SOLDIER OF 1776 WED CAROLINA COLORED GIRL
White Soldier of General Cornwallis’s Army Drank Some of His Colored Sweetheart’s Blood Before Marriage in Order to be Able to Marry Her Legally.
By JOSEPH SEWELL in Raleigh (N.C.) Observer.
Joseph Butler (white), a member of Cornwallis’s army, was severely wounded in the battle of Guilford, March 15, 1781.
In Cornwallis’s retreated toward Eastern North Carolina Butler became a straggler and was lost from the English army. He was succored by a free mulatto woman, who hid him in her home until the surrender of the English army the following October.
During Butler’s confinement he was faithfully nursed by the daughter of his benefactress, who was nearly white, and there grew between them a mutual affection. It was Butler’s ardent desire to marry the young woman, and he was greatly distressed upon realizing that, under the laws of North Carolina, to wed the woman was impossible – she had Negro blood in her, and Butler was a full-blooded white man.
Hid in the Home of his Sweetheart
Butler remained at the home of his sweetheart in an unfrequented part of the country, and cultivated the small farm where he lived – isolated and ignored, an alien enemy, a fugitive hiding under a Negro’s roof. He finally conceived and immediately acted upon a plan to thwart the law, which forbade him marrying the woman he loved.
In those times the “letting of blood” was regarded almost as a panacea in the treatment of all bodily ailments. The mulatto girl was, for some physical disorder, bled by a surgeon.
Her sympathizing lover was at hand during the operation, and to the astonishment of the surgeon, deliberately drank an appreciable portion of the patient’s blood.
He immediately departed and upon his return exhibited a duly authenticated license to wed his mulatto sweetheart. He had gone to the proper official, made affidavit that he had Negro blood in him, and had procured a license to marry a half-blooded Negro woman.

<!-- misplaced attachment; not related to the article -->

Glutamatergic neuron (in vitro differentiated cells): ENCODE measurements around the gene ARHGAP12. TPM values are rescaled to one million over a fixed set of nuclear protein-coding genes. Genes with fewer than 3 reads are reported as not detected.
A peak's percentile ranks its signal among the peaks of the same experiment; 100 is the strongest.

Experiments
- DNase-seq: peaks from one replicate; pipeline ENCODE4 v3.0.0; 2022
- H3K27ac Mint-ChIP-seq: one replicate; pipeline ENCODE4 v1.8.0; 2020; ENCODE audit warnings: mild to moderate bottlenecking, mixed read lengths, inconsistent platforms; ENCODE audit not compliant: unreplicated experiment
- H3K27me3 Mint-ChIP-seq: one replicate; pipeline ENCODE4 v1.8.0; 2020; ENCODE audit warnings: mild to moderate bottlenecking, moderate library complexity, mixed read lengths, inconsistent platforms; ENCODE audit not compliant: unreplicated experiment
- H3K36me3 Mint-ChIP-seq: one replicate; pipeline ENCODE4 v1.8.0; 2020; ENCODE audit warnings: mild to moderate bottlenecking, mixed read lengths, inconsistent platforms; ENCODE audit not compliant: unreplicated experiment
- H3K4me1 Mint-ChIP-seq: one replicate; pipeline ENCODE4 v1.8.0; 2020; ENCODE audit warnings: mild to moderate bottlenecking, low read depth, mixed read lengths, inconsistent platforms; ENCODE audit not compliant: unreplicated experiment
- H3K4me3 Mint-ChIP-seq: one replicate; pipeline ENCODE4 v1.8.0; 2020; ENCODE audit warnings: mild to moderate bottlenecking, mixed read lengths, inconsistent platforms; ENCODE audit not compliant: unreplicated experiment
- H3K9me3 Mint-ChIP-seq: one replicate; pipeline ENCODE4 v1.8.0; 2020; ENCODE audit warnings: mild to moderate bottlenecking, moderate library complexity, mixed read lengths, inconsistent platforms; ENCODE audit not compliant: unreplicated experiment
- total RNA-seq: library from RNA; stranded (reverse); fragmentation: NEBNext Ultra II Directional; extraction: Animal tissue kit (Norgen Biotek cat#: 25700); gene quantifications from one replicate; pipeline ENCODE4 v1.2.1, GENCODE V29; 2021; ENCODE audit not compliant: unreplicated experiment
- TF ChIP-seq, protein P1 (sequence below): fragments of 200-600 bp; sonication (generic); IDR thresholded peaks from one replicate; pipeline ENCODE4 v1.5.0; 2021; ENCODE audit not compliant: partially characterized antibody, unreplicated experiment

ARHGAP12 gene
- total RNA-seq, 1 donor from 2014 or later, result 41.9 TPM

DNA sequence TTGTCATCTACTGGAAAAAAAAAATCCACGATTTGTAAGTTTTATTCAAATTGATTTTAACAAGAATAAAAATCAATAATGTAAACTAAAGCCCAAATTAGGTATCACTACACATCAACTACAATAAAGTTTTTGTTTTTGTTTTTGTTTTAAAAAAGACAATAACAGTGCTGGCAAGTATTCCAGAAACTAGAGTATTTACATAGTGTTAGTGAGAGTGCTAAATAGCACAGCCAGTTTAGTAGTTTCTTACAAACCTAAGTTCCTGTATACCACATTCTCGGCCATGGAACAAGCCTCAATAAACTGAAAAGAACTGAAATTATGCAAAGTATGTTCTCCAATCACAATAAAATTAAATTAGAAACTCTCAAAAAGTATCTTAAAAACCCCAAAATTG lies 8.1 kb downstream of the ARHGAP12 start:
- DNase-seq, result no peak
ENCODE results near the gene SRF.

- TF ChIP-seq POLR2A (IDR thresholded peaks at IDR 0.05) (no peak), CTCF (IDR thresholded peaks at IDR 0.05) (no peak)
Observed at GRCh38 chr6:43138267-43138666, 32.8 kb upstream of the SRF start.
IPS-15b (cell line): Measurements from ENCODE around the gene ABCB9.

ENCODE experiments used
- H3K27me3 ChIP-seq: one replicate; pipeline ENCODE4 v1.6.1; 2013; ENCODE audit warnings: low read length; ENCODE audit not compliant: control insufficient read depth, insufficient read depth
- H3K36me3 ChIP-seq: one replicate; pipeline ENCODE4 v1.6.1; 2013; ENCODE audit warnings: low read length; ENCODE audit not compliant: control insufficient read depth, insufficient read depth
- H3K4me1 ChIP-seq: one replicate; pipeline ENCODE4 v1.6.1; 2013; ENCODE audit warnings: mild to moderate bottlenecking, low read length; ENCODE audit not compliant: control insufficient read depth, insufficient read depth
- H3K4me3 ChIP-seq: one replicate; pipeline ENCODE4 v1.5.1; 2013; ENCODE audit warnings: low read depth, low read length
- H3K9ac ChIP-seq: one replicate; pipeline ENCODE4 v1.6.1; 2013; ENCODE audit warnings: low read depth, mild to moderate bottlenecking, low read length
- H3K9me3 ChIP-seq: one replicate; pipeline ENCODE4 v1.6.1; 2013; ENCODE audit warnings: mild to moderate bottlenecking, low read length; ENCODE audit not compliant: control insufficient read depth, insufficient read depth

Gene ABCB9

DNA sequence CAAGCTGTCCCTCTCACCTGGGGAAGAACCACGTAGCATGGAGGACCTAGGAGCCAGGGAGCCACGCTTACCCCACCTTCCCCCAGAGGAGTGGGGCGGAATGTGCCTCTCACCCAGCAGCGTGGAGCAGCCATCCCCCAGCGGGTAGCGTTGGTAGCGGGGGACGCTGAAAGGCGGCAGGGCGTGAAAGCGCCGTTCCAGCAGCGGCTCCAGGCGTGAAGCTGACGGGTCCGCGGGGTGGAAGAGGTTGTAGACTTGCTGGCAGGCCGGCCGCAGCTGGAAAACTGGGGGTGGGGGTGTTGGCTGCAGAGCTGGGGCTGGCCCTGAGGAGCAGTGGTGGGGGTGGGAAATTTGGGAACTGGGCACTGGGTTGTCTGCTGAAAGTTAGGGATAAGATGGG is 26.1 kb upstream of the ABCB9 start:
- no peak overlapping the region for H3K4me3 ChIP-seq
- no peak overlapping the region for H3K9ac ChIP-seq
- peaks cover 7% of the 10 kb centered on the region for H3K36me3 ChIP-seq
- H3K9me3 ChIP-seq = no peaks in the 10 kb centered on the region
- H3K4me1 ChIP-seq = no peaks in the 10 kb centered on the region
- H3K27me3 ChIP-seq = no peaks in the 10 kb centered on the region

Son of Couple Still Living
Rev. John J. Young, 78, Baptist minister, now living, is the son of this colored girl and the English soldier. His grandfather, Thomas Blacknall, had this interesting history:
Thomas Blacknall was born in Granville County, North Carolina, considerably over a century ago, as the chattel of John Blacknall, a typical slave owner of the South. Tom Blacknall was not only a remarkable Negro, he was a remarkable man.
Under apprenticeship provided by his master, Tom became a blacksmith and bell maker of more than local renown. He was permitted to keep his earnings and “buy his time.”
It is history in the Blacknall family that he was absent from home at intervals of a year without intermission, and that, with his master’s permission, Tom went as far away as Baltimore, peddling his bells and plying his trade.
Tom Blacknall, the slave, was permitted to save his earnings and buy his freedom. The price paid for his freedom was $900. He afterwards purchased the freedom of his wife and his three sons, taking title to all of his ransomed family in himself.
He afterwards purchased three additional slaves. Had Blacknall’s wife given birth to other children, which does not seem to have occurred, such children would have been chattels of their father. Blacknall’s first wife died in de facto serfdom to her husband and he afterwards married a free Negro.
Wives Owned Their Husbands
He died in 1863 and by the terms of his will his three sons passed to the ownership of their respective wives who were free Negro women. Evidently he believed in reciprocity in the marital relation. His first wife had been his de facto slave and he made his sons, who were also his slaves, the slaves of their wives.
Another astounding thing about Tom Blacknall is that he was a Negro deacon in a white Presbyterian church.
This, and the fact that he frequently led the white congregations in prayer, are established to my entire satisfaction.
I have frequently conversed with very old white people of the highest veracity and of pronounced mentality, who, as restive children, heard but did ot attentively listen to, the prolix implorations of black Tom Blacknall, fervently poured forth in the midst of white congregations in a white Presbyterian church.
The Afro-American, Baltimore MD, 26 April 1930.